What do you get when you cross a head screen and glasses? Google Glasses of course!

There are many people who are very excited about Google Glasses. We have many such people right here at , like Danny, who recently wrote our free Google Glasses and giveaways. in December by Dave Parrack, who wrote about them in a Tech News Digest update, as well as Dave’s list of the top 10 Google Glass videos Top 10 Google Glass videos made so far online.

You don’t have to look around for rumors about this and the upcoming next generation mobile product. The question is, is it all hype? Or are Google Glasses the next big thing next to sliced ​​bread and those little tabs at the end of your shoelaces? Well, we’ve decided to bring two of our best contributors together in a discussion about whether Google Glasses is truly the next huge technology that will break down barriers and inspire innovation. On the one hand, we have Matt Hughes, who is ready to start wearing a pair of Google glasses today, and on the other hand, we have Justin Pot, who feels that perhaps there is too much hype going on around this new product.

Join us as Justin and Matt meet in a debate about whether Google Glass will be the next big thing to change the world of technology and mobile apps.

Matt Hughes — I’ll be first in line for Google Glass

Thirty seconds is not a huge amount of time. In thirty seconds you can listen opus Napalm of Death You suffer” 22.8 times. Roger Bannister ran the 1/8 mile in thirty seconds. Mal Mening’s political career lasted less than thirty seconds. And in thirty seconds, I was convinced that the future of computers is Google Glass.

Strong words? May be. Since Google Glass was announced last year, it has drawn a lot of skepticism and ridicule, and the epithet «glass hole» has been coined to describe users of Mountain View’s latest augmented reality experiment. It also drew a lot of admiration as Time magazine named it one of the best inventions of 2012.

I was lucky enough to try Google Glass recently. In just thirty seconds, I got a review that this is an elusive (and expensive) product. It took me thirty seconds to be overwhelmed with what he can do and what he represents for the future of consumer technology.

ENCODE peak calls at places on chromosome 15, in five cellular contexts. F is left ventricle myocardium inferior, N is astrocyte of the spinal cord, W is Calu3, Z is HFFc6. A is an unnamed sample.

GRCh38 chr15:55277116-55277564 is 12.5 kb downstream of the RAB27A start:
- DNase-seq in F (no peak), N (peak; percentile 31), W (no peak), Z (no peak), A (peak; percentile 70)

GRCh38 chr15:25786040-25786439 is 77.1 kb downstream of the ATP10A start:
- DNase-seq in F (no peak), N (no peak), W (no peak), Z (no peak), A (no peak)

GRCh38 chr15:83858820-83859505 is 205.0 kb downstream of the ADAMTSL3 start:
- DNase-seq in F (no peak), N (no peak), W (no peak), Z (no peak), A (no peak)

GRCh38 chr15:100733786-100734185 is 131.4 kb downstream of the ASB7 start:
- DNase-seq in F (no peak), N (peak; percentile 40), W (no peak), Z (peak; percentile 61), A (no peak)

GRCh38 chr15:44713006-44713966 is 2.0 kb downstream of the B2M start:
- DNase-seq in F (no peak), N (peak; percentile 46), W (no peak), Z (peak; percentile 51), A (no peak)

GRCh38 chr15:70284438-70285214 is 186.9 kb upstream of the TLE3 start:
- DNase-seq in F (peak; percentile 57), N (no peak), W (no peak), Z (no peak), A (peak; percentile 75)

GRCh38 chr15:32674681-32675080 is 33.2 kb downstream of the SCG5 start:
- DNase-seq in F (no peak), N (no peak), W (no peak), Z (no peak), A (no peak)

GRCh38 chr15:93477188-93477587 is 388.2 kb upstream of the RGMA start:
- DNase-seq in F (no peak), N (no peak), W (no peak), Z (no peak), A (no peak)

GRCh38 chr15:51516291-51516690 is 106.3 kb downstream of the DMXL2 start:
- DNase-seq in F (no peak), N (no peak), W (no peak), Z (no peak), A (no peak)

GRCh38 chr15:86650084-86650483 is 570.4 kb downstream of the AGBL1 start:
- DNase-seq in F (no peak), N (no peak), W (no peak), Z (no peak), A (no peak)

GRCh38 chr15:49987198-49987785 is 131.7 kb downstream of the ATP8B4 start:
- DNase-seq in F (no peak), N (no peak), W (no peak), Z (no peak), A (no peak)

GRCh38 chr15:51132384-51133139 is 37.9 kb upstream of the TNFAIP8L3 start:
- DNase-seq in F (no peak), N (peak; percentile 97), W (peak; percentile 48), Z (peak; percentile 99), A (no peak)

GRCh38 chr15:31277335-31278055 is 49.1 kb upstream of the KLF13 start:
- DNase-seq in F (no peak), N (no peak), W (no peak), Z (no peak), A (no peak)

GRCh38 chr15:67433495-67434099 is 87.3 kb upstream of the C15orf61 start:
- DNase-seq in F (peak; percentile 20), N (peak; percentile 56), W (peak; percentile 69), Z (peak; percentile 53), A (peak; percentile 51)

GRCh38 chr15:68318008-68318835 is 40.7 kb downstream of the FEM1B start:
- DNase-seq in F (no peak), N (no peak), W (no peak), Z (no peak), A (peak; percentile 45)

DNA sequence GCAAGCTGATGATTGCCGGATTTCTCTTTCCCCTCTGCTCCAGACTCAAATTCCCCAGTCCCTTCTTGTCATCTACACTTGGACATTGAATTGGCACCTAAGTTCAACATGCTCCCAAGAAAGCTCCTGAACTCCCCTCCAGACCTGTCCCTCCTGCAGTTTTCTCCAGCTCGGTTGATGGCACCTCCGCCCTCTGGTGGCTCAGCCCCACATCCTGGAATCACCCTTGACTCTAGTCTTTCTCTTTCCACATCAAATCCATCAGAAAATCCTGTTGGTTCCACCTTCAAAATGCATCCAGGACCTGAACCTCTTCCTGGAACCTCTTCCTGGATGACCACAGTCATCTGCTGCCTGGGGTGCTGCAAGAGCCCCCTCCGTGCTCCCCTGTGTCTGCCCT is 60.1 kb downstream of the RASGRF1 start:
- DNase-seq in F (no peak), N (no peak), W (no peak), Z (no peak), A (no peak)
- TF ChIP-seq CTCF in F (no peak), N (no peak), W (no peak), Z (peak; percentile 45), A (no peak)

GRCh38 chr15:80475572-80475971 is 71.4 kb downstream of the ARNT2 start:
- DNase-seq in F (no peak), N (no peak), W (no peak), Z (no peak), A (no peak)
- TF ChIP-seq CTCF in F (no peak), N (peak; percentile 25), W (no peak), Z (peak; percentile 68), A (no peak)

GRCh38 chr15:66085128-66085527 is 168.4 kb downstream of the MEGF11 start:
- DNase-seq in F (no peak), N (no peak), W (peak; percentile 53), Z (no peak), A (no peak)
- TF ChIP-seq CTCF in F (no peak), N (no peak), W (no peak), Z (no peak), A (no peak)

Using Google Glass is a very sensory experience; you put him on the bridge of your nose and walk away, giving him commands as if you were Captain Jean-Luc Picard on the Enterprise. A small screen (smaller than a postage stamp) is conveniently placed within your line of sight, showing directions, translations and the like. It is important to emphasize that this does not seem intrusive. Although it is noticeable there, it does not prevent you from perceiving the world around you.

Google is pretty good at speech recognition and human language processing, and Google Glass is proof of that. Want to know where the nearest McDonald’s is? Just ask. Are you wondering how old Barack Obama is? It will tell you. Met a nice girl but she doesn’t speak your language? The glass covered you there.

I am usually quite reserved to jump on any footrests. Throughout the history of consumer technology, there have been far too many products that have been overhyped and ended up being huge disappointments. Anyone remember the Blackberry Storm? And yet, for Google Glass, I leave my conservatism at the door. I’m ready to get excited for this as Google brings information consumption right to the eyeball. After the iPad and smartphones, this looks like a logical step forward. I can’t wait for it to get a general release, and when it does, I’m pretty sure I’ll be first in line for it.

Justin Pot — Google Glass doesn’t really solve anything

January 9, 2007 is the day Steve Jobs unveiled the device that would redefine the mobile market: the iPhone. Some argue that the release of Google Glass to the public will be like this.

I’m not sure.

The iPhone was not a completely new invention: it was an improvement that used thoughtful design to make existing technology more useful. It can be argued that the iPhone owes a lot to the device released earlier, on March 10, 1997.

If you don’t recognize this date, you can be excused because the device it launched today is a footnote: Palm Pilot. It was the forerunner of the modern smartphone, offering everything from a to-do list to a calendar to simple games.

palm pilot

But Palm never caught on. Simply put, it did not solve any problems — even if the owners tried to invent them. They refined the device by inventing the problems it was the answer to. It was funny, but most users admit that they don’t actually use their Palm very much.

Ultimately, Palm missed out on what makes portable devices most useful: widespread wireless Internet access. The iPhone had broad appeal, not because everything it did was brand new, but because it turned previously geeky technology into something broadly useful—thanks in part to expanding 3G networks.